(TeamSG's Jovi Jayden Kalaichelvan, Brandon Ooi Wei Cheng, Pan Congchang and Daniel Koh in action. Photo Credit: SNOC/ Kelly Wong)

By May Chen

After two editions of the SEA Games where the sport was either not included, or featured a limited slate of events, Singapore’s canoeists and kayakers relished the chance to compete at the 31st edition of the Games. 

The team, led by the men’s squad, finished with two gold and a bronze. Veteran kayaker Lucas Teo was the top performer, having won the individual 1,000m as well as the K2 1,000m with Brandon Ooi. 

Brandon then teamed up with Daniel Koh, Pan Congchang and Jovi Jayden Kalaichelvan on Saturday (May 21), crossing the finish line in 1 minute 32.025 seconds to take bronze in the men’s K4 500m. 


(Daniel Koh in action Mandatory Credit: SNOC/ Kelly Wong)


For Daniel, to go home with silverware from his debut Games has been nothing short of an exhilarating experience. 

He said: “I started paddling in 2013 and my batch mates and I made a promise to each other then that we would represent each other at the SEA Games one day. Since then, we just kept thinking about it every time we paddle. Nine years later, we made it. 


(TeamSG's Jovi Jayden Kalaichelvan, Brandon Ooi, Pan Congchang and Daniel Koh. Mandatory Credit: SNOC/ Kelly Wong)

“It’s my first time racing in such a major competition so the nerves really got to me yesterday during the heats. I’m the frontman of the K4 boat, and I felt this immense amount of pressure at the start line. I actually missed the first few strokes so I was super panicky and worried. I felt so much better today at the start line and was a lot more composed.”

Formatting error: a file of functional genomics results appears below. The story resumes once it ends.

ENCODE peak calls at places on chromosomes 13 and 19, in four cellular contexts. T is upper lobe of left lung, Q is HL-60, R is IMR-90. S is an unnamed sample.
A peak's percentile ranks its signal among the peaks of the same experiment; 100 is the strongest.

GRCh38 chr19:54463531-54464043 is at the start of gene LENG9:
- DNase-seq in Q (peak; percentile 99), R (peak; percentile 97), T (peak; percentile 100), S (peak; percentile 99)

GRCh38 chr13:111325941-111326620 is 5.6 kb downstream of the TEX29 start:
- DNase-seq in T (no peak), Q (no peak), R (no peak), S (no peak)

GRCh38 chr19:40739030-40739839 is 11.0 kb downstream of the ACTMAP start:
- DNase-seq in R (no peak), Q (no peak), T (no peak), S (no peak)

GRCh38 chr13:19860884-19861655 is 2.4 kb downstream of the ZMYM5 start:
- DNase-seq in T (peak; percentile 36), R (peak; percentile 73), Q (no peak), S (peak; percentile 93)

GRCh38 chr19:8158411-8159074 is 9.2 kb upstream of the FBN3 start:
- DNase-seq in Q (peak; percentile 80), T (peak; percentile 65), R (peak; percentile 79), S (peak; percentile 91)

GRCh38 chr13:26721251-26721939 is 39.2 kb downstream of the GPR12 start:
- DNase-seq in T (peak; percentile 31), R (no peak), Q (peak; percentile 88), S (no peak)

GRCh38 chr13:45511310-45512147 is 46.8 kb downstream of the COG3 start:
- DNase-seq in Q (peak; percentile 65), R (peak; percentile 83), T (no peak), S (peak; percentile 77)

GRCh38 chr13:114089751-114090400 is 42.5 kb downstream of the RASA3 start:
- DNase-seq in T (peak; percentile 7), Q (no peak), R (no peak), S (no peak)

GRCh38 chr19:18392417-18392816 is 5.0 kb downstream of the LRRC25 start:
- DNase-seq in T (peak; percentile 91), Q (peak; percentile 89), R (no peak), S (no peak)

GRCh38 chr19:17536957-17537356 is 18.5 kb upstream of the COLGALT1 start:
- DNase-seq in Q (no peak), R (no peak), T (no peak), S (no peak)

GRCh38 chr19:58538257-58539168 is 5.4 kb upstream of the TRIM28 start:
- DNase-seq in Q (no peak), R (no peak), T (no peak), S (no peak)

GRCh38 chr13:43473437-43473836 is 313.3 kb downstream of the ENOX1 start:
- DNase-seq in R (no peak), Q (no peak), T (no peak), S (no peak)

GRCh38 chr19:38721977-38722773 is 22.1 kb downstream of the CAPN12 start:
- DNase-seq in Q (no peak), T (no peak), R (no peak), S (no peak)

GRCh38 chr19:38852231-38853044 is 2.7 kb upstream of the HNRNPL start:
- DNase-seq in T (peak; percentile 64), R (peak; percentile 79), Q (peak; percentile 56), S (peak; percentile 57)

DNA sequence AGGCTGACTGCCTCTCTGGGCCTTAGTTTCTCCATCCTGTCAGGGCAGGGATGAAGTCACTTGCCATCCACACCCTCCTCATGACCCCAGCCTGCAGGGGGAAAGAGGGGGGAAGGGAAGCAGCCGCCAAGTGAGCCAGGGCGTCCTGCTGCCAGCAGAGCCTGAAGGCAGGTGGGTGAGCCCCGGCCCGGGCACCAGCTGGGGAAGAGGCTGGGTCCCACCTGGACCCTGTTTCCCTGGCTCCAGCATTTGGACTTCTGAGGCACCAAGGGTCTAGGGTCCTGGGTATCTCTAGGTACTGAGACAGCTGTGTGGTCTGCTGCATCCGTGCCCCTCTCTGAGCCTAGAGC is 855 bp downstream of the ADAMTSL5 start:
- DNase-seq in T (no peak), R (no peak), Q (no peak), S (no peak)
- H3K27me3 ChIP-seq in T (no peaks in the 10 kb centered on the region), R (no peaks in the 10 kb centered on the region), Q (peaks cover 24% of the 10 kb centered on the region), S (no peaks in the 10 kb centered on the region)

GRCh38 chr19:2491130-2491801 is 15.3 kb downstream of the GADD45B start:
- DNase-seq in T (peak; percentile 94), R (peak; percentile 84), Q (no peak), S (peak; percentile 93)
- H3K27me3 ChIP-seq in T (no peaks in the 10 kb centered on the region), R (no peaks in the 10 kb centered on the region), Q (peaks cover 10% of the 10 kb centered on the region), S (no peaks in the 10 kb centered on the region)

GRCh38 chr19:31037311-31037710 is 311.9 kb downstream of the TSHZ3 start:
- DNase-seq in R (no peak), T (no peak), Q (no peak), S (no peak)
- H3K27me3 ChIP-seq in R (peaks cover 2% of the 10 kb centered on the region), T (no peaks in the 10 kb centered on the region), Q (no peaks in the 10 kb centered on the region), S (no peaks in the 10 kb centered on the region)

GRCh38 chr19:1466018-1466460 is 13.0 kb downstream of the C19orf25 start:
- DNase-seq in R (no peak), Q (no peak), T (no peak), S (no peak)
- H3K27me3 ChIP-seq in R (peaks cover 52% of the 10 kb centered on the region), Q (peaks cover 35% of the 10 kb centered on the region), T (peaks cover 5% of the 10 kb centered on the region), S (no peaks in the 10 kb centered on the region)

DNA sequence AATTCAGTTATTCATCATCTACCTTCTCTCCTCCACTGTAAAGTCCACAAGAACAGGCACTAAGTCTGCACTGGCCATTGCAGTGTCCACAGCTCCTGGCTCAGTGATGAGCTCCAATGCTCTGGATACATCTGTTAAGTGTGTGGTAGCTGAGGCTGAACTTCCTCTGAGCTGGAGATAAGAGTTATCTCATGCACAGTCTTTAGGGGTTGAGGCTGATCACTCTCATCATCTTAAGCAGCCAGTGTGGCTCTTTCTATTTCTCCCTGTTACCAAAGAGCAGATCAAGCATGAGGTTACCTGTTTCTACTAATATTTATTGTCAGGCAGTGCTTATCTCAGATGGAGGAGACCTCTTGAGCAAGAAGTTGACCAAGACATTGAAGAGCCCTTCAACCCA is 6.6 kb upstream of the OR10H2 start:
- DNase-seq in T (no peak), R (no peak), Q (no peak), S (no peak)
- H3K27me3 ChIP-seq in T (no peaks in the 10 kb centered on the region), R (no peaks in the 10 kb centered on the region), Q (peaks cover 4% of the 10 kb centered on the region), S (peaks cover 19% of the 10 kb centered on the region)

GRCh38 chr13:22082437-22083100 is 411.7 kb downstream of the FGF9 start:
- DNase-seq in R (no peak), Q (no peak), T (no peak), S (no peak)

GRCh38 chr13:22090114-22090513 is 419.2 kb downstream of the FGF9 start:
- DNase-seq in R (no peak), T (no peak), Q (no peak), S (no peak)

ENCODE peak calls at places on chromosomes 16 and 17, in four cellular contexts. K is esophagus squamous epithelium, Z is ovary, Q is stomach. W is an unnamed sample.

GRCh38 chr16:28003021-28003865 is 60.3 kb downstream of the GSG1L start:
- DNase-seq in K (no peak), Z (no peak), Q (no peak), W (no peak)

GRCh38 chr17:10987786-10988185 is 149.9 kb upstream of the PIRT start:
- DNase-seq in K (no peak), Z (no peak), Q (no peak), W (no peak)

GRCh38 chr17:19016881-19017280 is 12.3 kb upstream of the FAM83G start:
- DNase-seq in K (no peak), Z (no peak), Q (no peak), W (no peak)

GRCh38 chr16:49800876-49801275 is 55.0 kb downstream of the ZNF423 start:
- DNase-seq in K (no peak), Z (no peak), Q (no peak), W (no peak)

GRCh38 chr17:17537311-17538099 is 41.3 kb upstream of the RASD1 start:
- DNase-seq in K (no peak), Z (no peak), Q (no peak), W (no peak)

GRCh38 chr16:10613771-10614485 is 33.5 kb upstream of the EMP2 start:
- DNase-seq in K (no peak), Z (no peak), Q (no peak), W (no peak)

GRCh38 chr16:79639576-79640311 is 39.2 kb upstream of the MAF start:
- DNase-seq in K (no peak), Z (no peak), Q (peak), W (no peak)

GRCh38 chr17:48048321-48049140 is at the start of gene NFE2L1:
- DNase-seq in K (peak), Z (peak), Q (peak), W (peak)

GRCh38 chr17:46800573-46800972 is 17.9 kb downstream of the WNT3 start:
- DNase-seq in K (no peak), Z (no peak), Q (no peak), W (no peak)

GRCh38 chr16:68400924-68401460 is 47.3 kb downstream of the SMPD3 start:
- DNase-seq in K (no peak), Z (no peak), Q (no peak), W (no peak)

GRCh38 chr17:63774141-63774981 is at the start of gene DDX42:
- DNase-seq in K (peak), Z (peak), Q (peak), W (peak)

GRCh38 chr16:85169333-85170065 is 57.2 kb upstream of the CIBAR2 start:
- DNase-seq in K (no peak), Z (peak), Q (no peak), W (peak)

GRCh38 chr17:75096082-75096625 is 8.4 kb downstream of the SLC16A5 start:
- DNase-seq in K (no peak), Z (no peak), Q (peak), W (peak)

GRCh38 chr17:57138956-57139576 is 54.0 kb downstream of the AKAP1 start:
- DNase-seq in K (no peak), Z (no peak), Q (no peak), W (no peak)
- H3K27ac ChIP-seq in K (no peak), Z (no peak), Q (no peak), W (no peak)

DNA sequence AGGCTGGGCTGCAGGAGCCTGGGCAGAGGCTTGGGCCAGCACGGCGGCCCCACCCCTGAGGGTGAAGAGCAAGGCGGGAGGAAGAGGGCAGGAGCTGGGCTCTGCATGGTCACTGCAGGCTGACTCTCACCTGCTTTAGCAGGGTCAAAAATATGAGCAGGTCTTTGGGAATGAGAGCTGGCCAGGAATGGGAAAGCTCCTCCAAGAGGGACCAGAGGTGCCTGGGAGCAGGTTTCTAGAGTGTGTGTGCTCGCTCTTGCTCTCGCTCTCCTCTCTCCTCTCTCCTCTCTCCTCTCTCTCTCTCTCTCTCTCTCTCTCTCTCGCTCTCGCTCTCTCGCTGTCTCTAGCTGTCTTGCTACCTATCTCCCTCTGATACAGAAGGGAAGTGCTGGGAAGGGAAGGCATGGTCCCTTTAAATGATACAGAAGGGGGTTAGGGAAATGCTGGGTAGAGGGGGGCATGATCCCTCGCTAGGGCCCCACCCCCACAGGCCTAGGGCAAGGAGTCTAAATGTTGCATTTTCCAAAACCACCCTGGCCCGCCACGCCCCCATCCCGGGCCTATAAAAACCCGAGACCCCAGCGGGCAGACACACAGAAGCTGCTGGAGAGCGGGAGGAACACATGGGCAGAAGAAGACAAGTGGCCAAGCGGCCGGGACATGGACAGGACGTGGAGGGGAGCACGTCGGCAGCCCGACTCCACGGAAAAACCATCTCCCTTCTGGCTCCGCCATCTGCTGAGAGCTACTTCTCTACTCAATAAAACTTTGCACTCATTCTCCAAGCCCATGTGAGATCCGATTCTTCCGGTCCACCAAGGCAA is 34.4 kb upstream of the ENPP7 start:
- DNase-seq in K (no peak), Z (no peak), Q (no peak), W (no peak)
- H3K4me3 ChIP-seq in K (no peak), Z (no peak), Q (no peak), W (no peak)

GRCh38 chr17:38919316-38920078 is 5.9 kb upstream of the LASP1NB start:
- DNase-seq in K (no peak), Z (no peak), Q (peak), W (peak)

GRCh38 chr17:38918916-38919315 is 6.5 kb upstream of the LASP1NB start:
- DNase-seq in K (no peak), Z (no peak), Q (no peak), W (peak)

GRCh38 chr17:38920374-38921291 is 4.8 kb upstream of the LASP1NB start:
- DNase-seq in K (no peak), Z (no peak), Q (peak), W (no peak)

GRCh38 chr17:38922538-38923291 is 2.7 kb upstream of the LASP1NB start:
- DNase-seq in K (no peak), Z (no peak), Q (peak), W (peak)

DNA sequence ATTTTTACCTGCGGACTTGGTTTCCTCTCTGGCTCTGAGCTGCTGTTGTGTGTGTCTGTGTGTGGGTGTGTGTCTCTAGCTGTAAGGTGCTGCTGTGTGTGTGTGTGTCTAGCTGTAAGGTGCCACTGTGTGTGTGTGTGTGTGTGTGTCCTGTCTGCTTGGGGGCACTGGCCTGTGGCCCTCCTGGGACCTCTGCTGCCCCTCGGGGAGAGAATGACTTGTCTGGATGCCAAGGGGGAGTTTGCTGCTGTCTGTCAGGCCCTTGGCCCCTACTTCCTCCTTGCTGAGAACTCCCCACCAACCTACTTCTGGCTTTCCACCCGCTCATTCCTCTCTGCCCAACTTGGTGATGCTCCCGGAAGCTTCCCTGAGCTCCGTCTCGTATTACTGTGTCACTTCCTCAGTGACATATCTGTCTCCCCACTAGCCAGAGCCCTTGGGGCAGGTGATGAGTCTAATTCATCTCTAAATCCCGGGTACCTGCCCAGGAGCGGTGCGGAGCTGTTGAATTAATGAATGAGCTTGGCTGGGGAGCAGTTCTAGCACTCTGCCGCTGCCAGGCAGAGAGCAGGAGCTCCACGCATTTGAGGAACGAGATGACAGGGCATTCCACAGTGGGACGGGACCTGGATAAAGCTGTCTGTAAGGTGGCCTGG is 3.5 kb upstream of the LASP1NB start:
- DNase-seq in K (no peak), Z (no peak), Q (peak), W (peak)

The bronze is Singapore’s first medal at the SEA Games in this event, which is new to the Olympic programme and included during the Tokyo 2020 line-up. 

“We can move the boat pretty well at the start, we can get it off the line quite well. Maybe 500m is the sweet spot for us.”


(Deborah Saw, Rachel Chan, Angelica See, Soh Sze Ying in action. Photo Credit: SNOC/ Kelly Wong)

While the women return without medals – seasoned names like 5-time SEA Games champion Stephanie Chen elected to focus on the now-postponed Asiad – they will not be short on takeaways. 

Many, especially the debutants, say the Games have been an eye-opening experience. 

Said Angelica See: “It’s bittersweet for me. It’s good for our team to know where we stand. This is quite a new team, most of the women’s team have not gone to (major) competitions before. We can see there’s a lot of work ahead of us to improve and get on the podium. We know (better) as a team, what our weaknesses are and what we have to work on.” 

With a successful debut Games in the bag, Koh cannot wait to paddle for country again – hopefully, at the next edition in Cambodia next year. 

He said: “I’m happy with a bronze – but I want more.”


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